Kyra Hoggan
By Kyra Hoggan
April 19th, 2017

A good reporter doesn’t become emotionally involved in a story – but this one hurts my heart. How to say good-bye to my favourite colleague ever?!?!

It took me six months living and reporting in Castlegar to say, definitively, that there were two people in this community whom you couldn’t attack without me responding as if you’d attacked me personally: Kevin Chernoff and Gerry Rempel.

Kevin left us through forces beyond anyone’s control, and now Gerry’s righteously leaving us (sort of) because he has a life (he’ll still be an active member of the fire department, doing Critical Incident Management work, and he remains the Airport Manager).

But he’s retiring as The Chief. Sam Lattanzio will take over and, I’m certain, do a most excellent job (Sam is awesome) … but for me, there will only ever be one Chief.

THE Chief.

Like Mayor Lawrence Chernoff said last night at council, “There is no one in this community who hasn’t benefited from his years of service.”

I think there are few people in Castlegar without a story of The Chief, but here’s my story: When I came here, I was thrown in the deep end. I took over the editorship of the Castlegar Current without ever having spent more than five minutes here just to gas up (unbeknownst to me, my boss really wanted me and my paper to fail, so it was an uphill climb).

I didn’t know anyone, and Kevin and The Chief were just blind and hopeful calls, to me. Talk about luck.

The Chief fed me stories, one of the first of which ended up with him being censured for going into a burning building without back-up. At the time, I felt badly for being the person who reported it, but in retrospect, I think The Chief knew exactly what he was doing in telling me about it – as always, he put helping someone else before his own well-being, and that included helping me.

Very shortly later, I had to go to Calgary, and came home to my house on Columbia Avenue to see a six-foot snow-plow pile blocking my driveway. So I did what any self-respecting Albertan would do. I backed up, sped up and took a fast run at it. Leaving my sports car high-centred in my driveway.

Which was not at all humiliating, it being in the most visible place possible (yes, I get that I deserved that).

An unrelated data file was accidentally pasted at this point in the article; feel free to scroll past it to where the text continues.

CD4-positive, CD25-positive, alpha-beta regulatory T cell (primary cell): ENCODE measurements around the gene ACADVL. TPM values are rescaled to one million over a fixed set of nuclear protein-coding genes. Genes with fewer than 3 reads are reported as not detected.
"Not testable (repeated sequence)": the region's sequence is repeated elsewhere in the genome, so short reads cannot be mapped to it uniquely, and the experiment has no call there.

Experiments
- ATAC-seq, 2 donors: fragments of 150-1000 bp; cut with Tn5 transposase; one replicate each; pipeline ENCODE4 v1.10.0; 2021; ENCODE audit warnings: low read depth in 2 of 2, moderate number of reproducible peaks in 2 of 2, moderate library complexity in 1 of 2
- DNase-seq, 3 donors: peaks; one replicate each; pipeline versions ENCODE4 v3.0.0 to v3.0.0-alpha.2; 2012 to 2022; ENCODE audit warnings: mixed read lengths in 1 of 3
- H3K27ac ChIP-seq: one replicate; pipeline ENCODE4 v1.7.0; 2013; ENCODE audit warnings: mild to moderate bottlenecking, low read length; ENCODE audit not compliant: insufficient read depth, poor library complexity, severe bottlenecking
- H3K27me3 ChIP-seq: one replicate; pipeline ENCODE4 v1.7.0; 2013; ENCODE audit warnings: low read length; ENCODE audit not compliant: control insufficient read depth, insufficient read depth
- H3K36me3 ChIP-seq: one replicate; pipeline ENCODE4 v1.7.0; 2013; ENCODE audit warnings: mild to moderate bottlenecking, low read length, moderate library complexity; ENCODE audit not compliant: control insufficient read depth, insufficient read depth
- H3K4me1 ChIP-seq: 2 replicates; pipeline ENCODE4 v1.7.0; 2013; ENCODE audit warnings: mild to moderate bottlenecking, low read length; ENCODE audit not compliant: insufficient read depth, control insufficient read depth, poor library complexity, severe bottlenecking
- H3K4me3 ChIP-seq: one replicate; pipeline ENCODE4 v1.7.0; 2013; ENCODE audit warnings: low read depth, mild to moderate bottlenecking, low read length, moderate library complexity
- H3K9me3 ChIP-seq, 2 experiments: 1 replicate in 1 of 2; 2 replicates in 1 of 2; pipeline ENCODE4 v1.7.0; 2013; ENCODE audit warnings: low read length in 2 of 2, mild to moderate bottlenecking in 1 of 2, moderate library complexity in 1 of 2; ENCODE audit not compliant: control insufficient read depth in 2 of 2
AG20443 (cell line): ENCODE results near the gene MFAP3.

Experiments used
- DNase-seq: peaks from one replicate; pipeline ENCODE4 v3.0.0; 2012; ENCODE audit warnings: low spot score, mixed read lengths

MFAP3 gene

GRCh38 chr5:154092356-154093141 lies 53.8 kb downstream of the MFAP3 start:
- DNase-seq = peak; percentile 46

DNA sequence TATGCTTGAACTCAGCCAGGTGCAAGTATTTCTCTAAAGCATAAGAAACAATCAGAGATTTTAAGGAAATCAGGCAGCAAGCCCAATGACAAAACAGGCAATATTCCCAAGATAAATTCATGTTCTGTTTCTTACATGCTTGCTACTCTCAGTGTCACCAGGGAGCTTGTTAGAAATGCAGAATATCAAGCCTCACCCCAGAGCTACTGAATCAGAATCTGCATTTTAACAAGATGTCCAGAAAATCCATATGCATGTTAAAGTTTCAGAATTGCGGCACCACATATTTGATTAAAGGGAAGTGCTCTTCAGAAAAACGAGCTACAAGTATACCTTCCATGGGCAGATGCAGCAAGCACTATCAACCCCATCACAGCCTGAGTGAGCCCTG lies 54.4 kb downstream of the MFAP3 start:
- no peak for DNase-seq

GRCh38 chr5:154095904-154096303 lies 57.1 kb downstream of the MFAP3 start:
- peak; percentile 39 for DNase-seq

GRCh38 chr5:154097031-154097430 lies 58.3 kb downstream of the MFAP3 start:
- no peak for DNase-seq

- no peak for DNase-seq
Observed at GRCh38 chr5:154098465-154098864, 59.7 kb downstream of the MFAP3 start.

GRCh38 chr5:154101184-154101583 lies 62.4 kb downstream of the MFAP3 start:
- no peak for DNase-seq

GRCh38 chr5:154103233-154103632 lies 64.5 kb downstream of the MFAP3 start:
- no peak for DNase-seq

The Chief drove by, saw my difficulty, and helped me out, earning my eternal gratitude.

That’s not to say The Chief has always been easy membership. When my very-recognizable car got stuck in the McDonald’s drive-thru, I called him and said, “I’m super embarrassed, what tow-truck can I call to make this quickly go away?”

He said, “Oh, you have to call Stuart Ady, of Ernie’s Towing,” and gave me Stuart’s number, failing to mention Stuart is a firefighter and was standing right beside him at the time for training night. So when I called and asked Stuart if he could very quietly come help me out, as I was right on the main drag, he said, “Of course!”, and they all showed up in the big fire truck in full turn-out gear with the lights going.

I wanted to die, I was so embarrassed.

And that was just to start.

As I said, The Chief had been giving me stories, and he said there was a firefighter training exercise near Stuart’s property (and yes, it now seems stupid that that didn’t clue me in, lol). So, trying to make a good impression, I did my hair, put on full make-up (which I never do) and a pretty sundress and showed up, camera in hand.

Next thing I knew, I was the dummy they were carrying up the ladder (did I mention I’m scared of heights?), then The Chief said maybe I’d prefer enclosed space whatchamacallit. I said, “Oh, please God,” because I didn’t know any better.

Full turn-out gear, which is sweltering and weighs more than I do, carrying an ax that weighs another bajillion pounds, crawling around in the dark (it was maybe 42 degrees that day).

I came out soaked with sweat, with raccoon eyes from the make up, dress and hair plastered to my skin.

I never want to see an ax again.

But The Chief’s coup-de-grace was the council meeting – I experimented with leaving my young son at home long enough for meetings he didn’t want to attend, but I told everyone that I had to keep my cell phone on, in case something went wrong.

Months of meetings went by, no problem.

Then, one night, I think it was the urban chicken meeting, the audience was packed, and my phone rang, while I was up in front at the media table. That was embarrassing, but okay, I tried to get up and out of the room fast enough to not be a distraction. Problem was, my boot heel got caught in my purse, which was beside my chair, so I was hopping around, and the contents of my purse went flying everywhere. I had residents politely handing me my tampons back.

Not at all embarrassing.

Was it my kid calling? Of course not. The Chief had dialed his phone under the table he sits at during council meetings, the diabolical sun-uv-a- … well, you get my point. LOL.

And he didn’t even grin – totally straight-faced while everyone else laughed. He’s the king of dead pan humour.

And then a kid, about the age of my kid, went missing, and I joined the search party. And that night, went the sun went down, and we all had to go home, I thought going home to a hot supper and warm bed was the ultimate in evil, if there was a child out there in a ditch somewhere, waiting for us to come save him, and I called The Chief, and I cried and cried, and he listened.

That was the first of maybe a hundred times he listened, and was there.

And that’s the thing about The Chief. He’s ALWAYS there. He is one of the kindest, gentlest spirits I have ever known.

He’s been an absolute joy to work with, and I know for-sure I’m not the only person who will miss him terribly.

It’s the end of an era, Chief. But I love you, I loved working with you, and I’m glad I got to be a part of it.








This post was syndicated from https://castlegarsource.com
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